WASHINGTON (AP) — Uncompromising and politically emboldened, President Barack Obama urged a deeply divided Congress last night to embrace his plans to use government money to create jobs and strengthen the nation's middle class. He declared Republican ideas for reducing the deficit "even worse" than the unpalatable deals Washington had to stomach during his first term.
In his first State of the Union address since winning re-election, Obama conceded economic revival is an "unfinished task," but he claimed clear progress and said he prepared to build on it as he embarks on four more years in office.
"We have cleared away the rubble of crisis, and we can say with renewed confidence that the state of our union is strong," Obama said in an hour-long address to a joint session of Congress and a television audience of millions.
Yet with unemployment persistently high and consumer confidence falling, the economy remains a vulnerability for Obama and could disrupt his plans for pursuing a broader agenda, including immigration overhaul, stricter gun laws and climate change legislation.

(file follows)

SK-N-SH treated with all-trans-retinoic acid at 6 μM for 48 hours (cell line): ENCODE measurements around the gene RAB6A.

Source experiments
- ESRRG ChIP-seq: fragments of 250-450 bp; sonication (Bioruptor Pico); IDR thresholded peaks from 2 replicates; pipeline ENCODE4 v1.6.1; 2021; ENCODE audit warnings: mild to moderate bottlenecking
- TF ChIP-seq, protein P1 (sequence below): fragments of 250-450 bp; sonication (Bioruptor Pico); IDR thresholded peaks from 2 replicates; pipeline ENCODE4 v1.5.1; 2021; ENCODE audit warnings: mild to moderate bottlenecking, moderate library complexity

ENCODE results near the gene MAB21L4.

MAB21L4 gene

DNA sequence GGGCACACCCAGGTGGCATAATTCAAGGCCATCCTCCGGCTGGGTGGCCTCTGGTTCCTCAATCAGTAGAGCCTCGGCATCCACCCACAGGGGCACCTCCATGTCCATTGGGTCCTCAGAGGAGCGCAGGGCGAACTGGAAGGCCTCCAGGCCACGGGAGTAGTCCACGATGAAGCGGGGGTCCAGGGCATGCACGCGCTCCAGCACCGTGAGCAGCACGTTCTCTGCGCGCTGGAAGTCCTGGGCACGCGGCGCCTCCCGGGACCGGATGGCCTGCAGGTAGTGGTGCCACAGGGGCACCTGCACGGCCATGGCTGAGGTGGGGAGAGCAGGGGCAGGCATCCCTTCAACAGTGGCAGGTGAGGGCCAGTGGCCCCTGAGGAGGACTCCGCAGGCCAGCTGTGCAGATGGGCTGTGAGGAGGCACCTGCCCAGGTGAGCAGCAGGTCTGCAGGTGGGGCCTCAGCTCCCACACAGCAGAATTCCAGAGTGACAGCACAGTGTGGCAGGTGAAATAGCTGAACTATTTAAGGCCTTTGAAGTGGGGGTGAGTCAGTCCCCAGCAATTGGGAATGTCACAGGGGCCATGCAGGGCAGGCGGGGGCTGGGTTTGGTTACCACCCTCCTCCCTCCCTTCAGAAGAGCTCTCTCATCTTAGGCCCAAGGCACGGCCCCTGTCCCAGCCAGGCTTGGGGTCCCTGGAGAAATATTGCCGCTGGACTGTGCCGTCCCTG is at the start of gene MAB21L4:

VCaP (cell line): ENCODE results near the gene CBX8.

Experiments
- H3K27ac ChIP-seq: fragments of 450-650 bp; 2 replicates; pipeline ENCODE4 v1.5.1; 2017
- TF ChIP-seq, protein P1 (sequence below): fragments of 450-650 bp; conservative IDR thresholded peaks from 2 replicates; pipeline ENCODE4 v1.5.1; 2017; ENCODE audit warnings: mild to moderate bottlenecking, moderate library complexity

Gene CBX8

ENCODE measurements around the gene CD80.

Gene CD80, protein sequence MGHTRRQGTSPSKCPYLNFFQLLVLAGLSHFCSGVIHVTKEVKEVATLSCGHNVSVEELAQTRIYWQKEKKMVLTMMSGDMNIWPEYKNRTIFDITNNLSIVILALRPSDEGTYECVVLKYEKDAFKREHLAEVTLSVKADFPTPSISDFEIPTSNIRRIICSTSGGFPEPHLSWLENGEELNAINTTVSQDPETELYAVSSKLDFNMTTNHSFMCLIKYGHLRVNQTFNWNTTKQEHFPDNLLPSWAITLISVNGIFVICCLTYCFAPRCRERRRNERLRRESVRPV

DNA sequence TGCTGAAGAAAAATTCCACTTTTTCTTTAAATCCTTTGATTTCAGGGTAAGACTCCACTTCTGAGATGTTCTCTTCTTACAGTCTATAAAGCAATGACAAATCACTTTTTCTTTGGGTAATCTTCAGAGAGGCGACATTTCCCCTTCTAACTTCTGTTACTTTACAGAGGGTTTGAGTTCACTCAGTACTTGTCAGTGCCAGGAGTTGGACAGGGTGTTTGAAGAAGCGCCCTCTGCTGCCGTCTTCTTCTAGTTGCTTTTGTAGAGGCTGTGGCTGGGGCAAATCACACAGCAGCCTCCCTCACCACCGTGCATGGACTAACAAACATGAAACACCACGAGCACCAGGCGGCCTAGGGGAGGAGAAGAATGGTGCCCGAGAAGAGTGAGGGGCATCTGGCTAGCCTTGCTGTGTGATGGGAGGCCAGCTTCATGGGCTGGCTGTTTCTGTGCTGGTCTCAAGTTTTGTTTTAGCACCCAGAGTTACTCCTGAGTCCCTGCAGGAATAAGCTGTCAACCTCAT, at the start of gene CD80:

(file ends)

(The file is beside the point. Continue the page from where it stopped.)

Obama also announced new steps to reduce the U.S. military footprint abroad, with 34,000 American troops withdrawing from Afghanistan within a year. And he had a sharp rebuke for North Korea, which launched a nuclear test just hours before his remarks, saying, "Provocations of the sort we saw last night will only isolate them further."
Third District Congresswoman Niki Tsongas said she was disappointed that the president's address did not acknowledge the plight of women and girls of Afghanistan.
"To touch upon it in his speech would have reflected a commitment," she said in an interview with The Eagle-Tribune.
In a prepared statement after the speech, she said that galvanize the resources provided to our servicemembers
"Veterans’ services and support, including quality health and employment services, will ensure that all those who’ve served on our behalf are able to successfully transition from active duty to life on the home front," she said. "Recent developments in the military, such as lifting the ban on women in combat, reflect a much needed military culture change that will lead to a more diverse, skilled and strengthened fighting force.